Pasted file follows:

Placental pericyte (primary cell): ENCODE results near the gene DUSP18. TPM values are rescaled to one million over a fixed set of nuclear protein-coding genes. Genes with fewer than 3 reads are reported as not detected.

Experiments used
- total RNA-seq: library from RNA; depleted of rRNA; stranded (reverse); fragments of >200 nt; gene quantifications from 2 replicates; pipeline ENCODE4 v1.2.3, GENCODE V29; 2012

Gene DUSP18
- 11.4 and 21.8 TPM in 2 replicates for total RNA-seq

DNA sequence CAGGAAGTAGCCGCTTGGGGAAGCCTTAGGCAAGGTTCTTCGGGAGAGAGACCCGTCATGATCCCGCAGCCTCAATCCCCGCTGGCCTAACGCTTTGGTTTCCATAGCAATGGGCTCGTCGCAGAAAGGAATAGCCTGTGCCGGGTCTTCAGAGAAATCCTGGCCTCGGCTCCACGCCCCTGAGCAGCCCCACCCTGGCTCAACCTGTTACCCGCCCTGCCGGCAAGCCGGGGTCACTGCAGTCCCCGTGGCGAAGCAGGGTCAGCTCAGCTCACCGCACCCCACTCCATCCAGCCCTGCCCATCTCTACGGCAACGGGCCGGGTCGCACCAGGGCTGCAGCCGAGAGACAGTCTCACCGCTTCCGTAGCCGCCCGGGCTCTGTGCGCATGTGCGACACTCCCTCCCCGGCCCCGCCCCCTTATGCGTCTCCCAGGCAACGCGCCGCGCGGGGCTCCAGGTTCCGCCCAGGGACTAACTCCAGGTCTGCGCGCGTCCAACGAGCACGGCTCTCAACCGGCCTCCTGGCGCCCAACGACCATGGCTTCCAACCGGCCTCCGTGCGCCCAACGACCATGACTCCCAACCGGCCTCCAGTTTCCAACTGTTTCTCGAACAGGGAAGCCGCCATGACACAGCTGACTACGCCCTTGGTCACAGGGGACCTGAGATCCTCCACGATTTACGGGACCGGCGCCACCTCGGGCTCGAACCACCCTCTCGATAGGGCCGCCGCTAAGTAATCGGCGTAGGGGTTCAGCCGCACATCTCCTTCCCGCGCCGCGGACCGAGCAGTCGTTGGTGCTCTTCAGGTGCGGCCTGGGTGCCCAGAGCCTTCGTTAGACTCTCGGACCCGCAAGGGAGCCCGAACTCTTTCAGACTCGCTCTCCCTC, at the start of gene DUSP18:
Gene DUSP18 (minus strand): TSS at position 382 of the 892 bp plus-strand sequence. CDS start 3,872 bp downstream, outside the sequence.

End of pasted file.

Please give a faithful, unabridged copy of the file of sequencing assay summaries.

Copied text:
Placental pericyte (primary cell): ENCODE results near the gene DUSP18. TPM values are rescaled to one million over a fixed set of nuclear protein-coding genes. Genes with fewer than 3 reads are reported as not detected.

Experiments used
- total RNA-seq: library from RNA; depleted of rRNA; stranded (reverse); fragments of >200 nt; gene quantifications from 2 replicates; pipeline ENCODE4 v1.2.3, GENCODE V29; 2012

Gene DUSP18
- 11.4 and 21.8 TPM in 2 replicates for total RNA-seq

DNA sequence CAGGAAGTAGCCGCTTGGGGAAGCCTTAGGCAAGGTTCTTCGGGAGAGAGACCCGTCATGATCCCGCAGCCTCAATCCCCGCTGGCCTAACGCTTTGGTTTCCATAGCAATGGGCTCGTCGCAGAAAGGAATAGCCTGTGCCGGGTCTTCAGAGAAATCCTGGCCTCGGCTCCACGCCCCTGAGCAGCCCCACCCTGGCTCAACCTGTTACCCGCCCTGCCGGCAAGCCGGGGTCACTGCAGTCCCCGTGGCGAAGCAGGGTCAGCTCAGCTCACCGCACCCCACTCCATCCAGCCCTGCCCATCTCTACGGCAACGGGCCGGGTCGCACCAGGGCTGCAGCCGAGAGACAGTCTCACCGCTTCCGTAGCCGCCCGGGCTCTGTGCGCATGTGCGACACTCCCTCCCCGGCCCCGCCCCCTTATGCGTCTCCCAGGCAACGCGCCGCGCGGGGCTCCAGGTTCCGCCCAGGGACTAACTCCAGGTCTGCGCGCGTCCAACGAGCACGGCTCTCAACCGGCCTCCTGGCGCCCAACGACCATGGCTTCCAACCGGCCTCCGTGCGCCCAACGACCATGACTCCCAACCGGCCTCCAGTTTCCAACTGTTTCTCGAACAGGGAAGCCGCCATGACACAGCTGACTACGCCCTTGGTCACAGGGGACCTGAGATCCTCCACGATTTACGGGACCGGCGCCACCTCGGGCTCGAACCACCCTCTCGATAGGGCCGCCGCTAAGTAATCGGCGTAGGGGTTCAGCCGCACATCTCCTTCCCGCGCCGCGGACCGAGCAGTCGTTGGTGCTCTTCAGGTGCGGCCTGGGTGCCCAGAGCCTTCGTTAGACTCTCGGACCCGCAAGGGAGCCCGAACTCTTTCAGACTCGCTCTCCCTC, at the start of gene DUSP18:
Gene DUSP18 (minus strand): TSS at position 382 of the 892 bp plus-strand sequence. CDS start 3,872 bp downstream, outside the sequence.